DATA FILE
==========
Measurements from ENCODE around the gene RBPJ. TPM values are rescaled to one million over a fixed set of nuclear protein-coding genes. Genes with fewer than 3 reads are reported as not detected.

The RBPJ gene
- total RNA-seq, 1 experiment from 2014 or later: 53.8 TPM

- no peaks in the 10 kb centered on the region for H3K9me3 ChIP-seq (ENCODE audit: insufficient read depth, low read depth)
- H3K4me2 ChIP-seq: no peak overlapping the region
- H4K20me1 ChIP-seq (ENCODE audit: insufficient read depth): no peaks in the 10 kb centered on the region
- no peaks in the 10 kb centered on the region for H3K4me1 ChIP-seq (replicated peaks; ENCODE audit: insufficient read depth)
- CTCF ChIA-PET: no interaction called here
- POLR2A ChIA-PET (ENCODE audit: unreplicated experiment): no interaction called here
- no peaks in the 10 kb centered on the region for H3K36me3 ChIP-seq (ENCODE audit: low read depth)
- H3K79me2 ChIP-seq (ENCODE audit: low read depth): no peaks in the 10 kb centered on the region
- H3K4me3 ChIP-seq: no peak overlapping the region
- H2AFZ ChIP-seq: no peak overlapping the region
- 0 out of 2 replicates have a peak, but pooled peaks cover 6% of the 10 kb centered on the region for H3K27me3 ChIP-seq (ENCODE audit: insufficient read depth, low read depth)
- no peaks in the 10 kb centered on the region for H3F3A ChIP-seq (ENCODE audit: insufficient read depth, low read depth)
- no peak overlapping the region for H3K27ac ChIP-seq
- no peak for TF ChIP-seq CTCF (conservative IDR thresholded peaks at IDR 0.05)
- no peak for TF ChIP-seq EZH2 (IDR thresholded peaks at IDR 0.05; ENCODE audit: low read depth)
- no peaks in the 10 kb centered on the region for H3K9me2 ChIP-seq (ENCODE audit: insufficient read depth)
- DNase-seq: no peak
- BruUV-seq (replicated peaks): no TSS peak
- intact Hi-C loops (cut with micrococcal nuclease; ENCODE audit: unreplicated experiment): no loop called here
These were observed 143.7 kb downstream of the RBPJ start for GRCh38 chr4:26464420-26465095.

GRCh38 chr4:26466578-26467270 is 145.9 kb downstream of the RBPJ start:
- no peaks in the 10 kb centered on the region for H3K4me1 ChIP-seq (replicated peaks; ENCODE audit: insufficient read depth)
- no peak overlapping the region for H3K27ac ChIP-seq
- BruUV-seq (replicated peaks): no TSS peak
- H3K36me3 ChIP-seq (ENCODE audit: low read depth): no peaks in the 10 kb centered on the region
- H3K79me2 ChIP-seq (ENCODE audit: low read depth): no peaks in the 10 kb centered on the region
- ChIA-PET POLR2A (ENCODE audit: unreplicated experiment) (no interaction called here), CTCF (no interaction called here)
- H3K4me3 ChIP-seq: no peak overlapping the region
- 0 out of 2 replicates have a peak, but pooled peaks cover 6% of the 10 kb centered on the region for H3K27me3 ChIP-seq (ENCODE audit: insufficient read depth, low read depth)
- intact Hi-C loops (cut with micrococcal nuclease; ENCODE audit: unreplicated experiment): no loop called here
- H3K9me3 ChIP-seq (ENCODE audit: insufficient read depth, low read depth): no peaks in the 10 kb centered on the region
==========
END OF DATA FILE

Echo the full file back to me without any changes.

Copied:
Measurements from ENCODE around the gene RBPJ. TPM values are rescaled to one million over a fixed set of nuclear protein-coding genes. Genes with fewer than 3 reads are reported as not detected.

The RBPJ gene
- total RNA-seq, 1 experiment from 2014 or later: 53.8 TPM

- no peaks in the 10 kb centered on the region for H3K9me3 ChIP-seq (ENCODE audit: insufficient read depth, low read depth)
- H3K4me2 ChIP-seq: no peak overlapping the region
- H4K20me1 ChIP-seq (ENCODE audit: insufficient read depth): no peaks in the 10 kb centered on the region
- no peaks in the 10 kb centered on the region for H3K4me1 ChIP-seq (replicated peaks; ENCODE audit: insufficient read depth)
- CTCF ChIA-PET: no interaction called here
- POLR2A ChIA-PET (ENCODE audit: unreplicated experiment): no interaction called here
- no peaks in the 10 kb centered on the region for H3K36me3 ChIP-seq (ENCODE audit: low read depth)
- H3K79me2 ChIP-seq (ENCODE audit: low read depth): no peaks in the 10 kb centered on the region
- H3K4me3 ChIP-seq: no peak overlapping the region
- H2AFZ ChIP-seq: no peak overlapping the region
- 0 out of 2 replicates have a peak, but pooled peaks cover 6% of the 10 kb centered on the region for H3K27me3 ChIP-seq (ENCODE audit: insufficient read depth, low read depth)
- no peaks in the 10 kb centered on the region for H3F3A ChIP-seq (ENCODE audit: insufficient read depth, low read depth)
- no peak overlapping the region for H3K27ac ChIP-seq
- no peak for TF ChIP-seq CTCF (conservative IDR thresholded peaks at IDR 0.05)
- no peak for TF ChIP-seq EZH2 (IDR thresholded peaks at IDR 0.05; ENCODE audit: low read depth)
- no peaks in the 10 kb centered on the region for H3K9me2 ChIP-seq (ENCODE audit: insufficient read depth)
- DNase-seq: no peak
- BruUV-seq (replicated peaks): no TSS peak
- intact Hi-C loops (cut with micrococcal nuclease; ENCODE audit: unreplicated experiment): no loop called here
These were observed 143.7 kb downstream of the RBPJ start for GRCh38 chr4:26464420-26465095.

GRCh38 chr4:26466578-26467270 is 145.9 kb downstream of the RBPJ start:
- no peaks in the 10 kb centered on the region for H3K4me1 ChIP-seq (replicated peaks; ENCODE audit: insufficient read depth)
- no peak overlapping the region for H3K27ac ChIP-seq
- BruUV-seq (replicated peaks): no TSS peak
- H3K36me3 ChIP-seq (ENCODE audit: low read depth): no peaks in the 10 kb centered on the region
- H3K79me2 ChIP-seq (ENCODE audit: low read depth): no peaks in the 10 kb centered on the region
- ChIA-PET POLR2A (ENCODE audit: unreplicated experiment) (no interaction called here), CTCF (no interaction called here)
- H3K4me3 ChIP-seq: no peak overlapping the region
- 0 out of 2 replicates have a peak, but pooled peaks cover 6% of the 10 kb centered on the region for H3K27me3 ChIP-seq (ENCODE audit: insufficient read depth, low read depth)
- intact Hi-C loops (cut with micrococcal nuclease; ENCODE audit: unreplicated experiment): no loop called here
- H3K9me3 ChIP-seq (ENCODE audit: insufficient read depth, low read depth): no peaks in the 10 kb centered on the region